Fossil of Baby Ichthyosaur may be Most Complete Specimen Found to Date in Australia
Discovered in an area of Australia known as the “dinosaur trail” due to the number of dinosaur and marine reptile fossils found in that region, an infant Ichthyosaur fossil has got palaeontologists waving their geological hammers in excitement. The fossil, which was actually found in 2011 may represent the most complete specimen of an infant Ichthyosaur ever found on the continent.
Ichthyosaurs are an Order of fast swimming, nektonic, predatory marine reptiles with dolphin-shaped bodies. They evolved in the Early Triassic and finally became extinct during the Late Cretaceous. The fossil was found near the town of Richmond, a location famous for its marine reptile fossils. Scientists examining the fossil believe that they might have ninety-nine percent of the bones of the animal – a rare find indeed as the corpses of small animals such as this creature would have been quickly eaten by larger predators in the Early Cretaceous sea that covered this part of Australia.
A number of Ichthyosaur specimens have been found in the Richmond area over the years, they turn up in some surprising places, such as in a school’s vegetable patch that was being dug over.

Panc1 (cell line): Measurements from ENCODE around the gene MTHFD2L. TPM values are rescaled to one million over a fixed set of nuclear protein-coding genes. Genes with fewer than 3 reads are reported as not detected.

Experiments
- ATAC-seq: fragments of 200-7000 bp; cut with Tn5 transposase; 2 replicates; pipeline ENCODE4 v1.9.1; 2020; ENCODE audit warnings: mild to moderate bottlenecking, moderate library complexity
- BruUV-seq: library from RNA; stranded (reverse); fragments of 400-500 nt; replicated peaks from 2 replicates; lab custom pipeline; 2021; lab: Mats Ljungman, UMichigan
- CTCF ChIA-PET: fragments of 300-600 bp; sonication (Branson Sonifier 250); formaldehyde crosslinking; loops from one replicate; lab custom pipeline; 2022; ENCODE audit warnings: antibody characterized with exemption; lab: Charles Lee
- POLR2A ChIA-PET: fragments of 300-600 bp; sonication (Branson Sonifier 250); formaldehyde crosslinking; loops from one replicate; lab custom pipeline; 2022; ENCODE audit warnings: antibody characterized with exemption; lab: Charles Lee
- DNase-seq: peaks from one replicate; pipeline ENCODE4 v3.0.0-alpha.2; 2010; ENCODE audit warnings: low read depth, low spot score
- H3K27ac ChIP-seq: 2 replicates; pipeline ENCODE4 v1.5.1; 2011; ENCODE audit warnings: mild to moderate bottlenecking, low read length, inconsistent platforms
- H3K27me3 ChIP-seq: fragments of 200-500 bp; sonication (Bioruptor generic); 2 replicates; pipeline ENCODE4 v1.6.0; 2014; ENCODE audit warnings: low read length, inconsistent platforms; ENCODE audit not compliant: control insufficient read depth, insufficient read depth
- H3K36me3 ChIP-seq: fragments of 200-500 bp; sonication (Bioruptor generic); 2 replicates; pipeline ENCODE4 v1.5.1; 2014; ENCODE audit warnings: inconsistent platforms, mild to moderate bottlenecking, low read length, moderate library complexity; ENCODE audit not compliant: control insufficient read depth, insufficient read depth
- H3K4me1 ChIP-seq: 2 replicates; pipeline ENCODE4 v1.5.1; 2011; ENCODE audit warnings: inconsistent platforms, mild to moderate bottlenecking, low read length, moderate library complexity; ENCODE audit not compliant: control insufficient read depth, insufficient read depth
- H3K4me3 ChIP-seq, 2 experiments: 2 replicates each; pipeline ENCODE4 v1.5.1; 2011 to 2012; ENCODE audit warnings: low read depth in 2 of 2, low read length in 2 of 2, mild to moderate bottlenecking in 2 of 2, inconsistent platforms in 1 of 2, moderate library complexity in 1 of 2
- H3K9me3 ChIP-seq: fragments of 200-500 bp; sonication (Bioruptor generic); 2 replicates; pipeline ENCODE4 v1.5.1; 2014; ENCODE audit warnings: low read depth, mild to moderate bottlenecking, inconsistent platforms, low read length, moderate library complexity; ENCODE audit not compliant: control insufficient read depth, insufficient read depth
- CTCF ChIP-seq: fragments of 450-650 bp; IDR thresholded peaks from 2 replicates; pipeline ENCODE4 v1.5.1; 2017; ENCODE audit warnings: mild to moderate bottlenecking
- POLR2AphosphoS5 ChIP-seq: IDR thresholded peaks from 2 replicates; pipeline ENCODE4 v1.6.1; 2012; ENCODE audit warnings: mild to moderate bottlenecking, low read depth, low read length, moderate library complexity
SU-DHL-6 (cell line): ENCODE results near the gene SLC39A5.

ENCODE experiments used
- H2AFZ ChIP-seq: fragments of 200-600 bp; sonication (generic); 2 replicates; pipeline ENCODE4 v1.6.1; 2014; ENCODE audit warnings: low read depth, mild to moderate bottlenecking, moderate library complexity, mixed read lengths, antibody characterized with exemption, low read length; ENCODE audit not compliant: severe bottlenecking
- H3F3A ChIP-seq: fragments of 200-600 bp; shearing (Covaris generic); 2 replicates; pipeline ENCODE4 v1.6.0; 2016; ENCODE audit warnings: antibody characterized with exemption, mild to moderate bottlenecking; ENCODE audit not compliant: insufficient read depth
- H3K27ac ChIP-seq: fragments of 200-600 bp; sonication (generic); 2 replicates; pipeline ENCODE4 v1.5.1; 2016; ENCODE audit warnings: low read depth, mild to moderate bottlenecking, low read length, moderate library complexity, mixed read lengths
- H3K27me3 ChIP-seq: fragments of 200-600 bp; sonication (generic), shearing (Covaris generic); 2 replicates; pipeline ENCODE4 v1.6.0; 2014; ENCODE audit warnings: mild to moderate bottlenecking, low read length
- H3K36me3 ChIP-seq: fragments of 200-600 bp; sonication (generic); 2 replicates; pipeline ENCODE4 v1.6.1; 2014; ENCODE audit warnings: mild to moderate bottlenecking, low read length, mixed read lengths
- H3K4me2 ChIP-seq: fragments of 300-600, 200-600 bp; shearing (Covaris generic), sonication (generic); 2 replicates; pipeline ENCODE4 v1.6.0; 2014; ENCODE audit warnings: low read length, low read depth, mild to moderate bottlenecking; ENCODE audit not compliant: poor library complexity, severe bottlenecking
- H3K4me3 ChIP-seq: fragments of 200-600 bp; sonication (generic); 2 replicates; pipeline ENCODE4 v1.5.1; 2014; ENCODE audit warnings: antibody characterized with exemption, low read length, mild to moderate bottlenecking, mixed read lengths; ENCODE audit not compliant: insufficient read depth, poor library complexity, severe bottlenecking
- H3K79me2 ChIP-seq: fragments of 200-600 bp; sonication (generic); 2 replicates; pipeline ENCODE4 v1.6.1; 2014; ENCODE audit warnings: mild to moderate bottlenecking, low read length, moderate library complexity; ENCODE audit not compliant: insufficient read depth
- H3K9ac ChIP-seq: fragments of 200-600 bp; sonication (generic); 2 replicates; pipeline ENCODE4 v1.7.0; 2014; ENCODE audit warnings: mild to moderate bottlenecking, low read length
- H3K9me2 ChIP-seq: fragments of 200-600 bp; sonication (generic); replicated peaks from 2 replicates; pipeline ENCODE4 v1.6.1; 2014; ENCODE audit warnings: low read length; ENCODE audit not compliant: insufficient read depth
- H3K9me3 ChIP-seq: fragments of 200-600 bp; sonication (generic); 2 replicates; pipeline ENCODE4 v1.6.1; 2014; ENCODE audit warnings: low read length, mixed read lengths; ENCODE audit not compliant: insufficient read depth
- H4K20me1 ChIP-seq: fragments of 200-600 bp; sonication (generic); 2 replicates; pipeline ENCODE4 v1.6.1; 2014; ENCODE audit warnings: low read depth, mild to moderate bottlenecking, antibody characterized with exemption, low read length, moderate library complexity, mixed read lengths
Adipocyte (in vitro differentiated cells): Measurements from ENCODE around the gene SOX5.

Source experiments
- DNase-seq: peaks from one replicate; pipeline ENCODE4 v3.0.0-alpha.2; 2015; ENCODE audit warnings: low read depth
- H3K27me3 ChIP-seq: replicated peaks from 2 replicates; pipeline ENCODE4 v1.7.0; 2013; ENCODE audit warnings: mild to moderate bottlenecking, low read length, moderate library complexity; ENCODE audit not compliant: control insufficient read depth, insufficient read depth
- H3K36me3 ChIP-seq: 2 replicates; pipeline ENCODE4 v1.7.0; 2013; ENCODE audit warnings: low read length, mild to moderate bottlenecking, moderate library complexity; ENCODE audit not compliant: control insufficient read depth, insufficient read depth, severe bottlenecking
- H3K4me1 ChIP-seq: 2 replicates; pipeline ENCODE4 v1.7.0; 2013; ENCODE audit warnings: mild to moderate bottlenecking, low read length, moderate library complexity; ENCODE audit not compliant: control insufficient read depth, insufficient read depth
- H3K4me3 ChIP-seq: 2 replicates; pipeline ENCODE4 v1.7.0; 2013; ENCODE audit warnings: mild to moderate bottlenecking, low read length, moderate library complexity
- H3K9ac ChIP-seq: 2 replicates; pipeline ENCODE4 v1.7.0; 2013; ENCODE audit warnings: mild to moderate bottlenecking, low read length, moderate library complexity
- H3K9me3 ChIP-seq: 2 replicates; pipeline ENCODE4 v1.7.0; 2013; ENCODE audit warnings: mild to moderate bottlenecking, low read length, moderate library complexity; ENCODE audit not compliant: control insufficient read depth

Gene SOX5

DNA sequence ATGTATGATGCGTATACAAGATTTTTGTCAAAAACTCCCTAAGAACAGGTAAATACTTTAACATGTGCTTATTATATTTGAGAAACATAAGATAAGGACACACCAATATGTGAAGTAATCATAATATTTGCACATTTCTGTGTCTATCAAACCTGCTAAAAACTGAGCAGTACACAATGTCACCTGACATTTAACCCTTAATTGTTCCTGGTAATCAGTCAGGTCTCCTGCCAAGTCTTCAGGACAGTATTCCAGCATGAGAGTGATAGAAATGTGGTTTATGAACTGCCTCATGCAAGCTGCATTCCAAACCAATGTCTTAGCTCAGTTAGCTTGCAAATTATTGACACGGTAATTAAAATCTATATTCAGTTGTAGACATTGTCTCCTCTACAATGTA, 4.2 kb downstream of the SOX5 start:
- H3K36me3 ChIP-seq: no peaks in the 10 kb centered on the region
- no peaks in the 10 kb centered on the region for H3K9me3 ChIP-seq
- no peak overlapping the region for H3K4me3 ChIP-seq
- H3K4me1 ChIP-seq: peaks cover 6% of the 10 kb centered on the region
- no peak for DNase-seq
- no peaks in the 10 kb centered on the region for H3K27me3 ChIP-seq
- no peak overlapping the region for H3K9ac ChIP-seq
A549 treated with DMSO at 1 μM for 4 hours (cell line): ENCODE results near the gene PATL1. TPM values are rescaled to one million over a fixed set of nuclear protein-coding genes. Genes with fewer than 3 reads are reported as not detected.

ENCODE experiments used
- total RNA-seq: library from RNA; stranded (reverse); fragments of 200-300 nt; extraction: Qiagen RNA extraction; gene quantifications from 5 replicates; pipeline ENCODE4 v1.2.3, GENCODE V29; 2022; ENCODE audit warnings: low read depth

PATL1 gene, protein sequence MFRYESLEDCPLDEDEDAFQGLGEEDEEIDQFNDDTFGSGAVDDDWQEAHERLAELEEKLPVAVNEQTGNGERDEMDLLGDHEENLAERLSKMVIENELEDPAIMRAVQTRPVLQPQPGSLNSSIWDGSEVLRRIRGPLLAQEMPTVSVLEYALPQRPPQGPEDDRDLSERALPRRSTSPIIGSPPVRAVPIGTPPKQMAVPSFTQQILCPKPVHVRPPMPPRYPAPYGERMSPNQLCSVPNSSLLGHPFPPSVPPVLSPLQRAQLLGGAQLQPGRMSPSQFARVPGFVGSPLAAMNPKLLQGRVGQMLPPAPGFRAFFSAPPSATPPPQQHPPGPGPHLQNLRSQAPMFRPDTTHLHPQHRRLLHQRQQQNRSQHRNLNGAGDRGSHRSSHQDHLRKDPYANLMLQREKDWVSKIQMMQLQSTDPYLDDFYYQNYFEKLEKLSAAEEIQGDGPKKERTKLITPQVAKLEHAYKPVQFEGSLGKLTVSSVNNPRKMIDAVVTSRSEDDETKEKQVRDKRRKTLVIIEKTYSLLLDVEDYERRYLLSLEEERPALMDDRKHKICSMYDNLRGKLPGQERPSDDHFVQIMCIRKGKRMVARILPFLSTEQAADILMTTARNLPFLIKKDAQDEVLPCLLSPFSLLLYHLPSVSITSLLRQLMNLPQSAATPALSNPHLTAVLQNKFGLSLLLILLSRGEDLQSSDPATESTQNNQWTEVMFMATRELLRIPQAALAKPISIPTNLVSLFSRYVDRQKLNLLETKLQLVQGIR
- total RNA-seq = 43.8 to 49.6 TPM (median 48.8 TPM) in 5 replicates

To read more about the fossil discovery amongst the vegetables: Ichthyosaurs Amongst the Vegetables
One of the researchers currently examining the fossil material stated:
“There’s so much material that’s never been found, so we’ve never had a really good understanding of what’s happening with Ichthyosaurs, because quite often they’ve all broken up, eaten by other animals, and disintegrated when they’ve been preserved. So for a palaeontologist to find any complete creature, especially a vertebrate creature, that is really special.”
A Model of an Ichthyosaur – Fish Lizard
Picture Credit: Everything Dinosaur
One puzzle is why the specimen is so complete? Scientists believe that parts of the seabed of the shallow ocean that covered much of Australia must have been anoxic (no oxygen present). Very still and calm segments of the water column could have led to tracts of the seabed becoming devoid of oxygen, thus preventing bottom dwelling animals that would have fed on the carcase from being present. The remains of the Ichthyosaur are as they would have been laid out shortly after the animal died, the backbone (made up of vertebrae) is virtually intact as is most of one front paddle. The fossil is slowly being cut out of its limestone block and it is hoped that this specimen will soon be put on display at the nearby Kronosaurus Korner Museum.
The Baby Ichthyosaurus Specimen (in situ)
Picture Credit: Supplied
The picture above shows the less than one metre long specimen. Important parts of the skeleton are labelled (coracoids – shoulder bones), the backbone, ribs etc. The hand brush provides scale to the photograph.
There may also be the fossilised remains of a much larger Ichthyosaurus nearby. Palaeontologists are optimistic that this specimen too may be in an excellent state of preservation.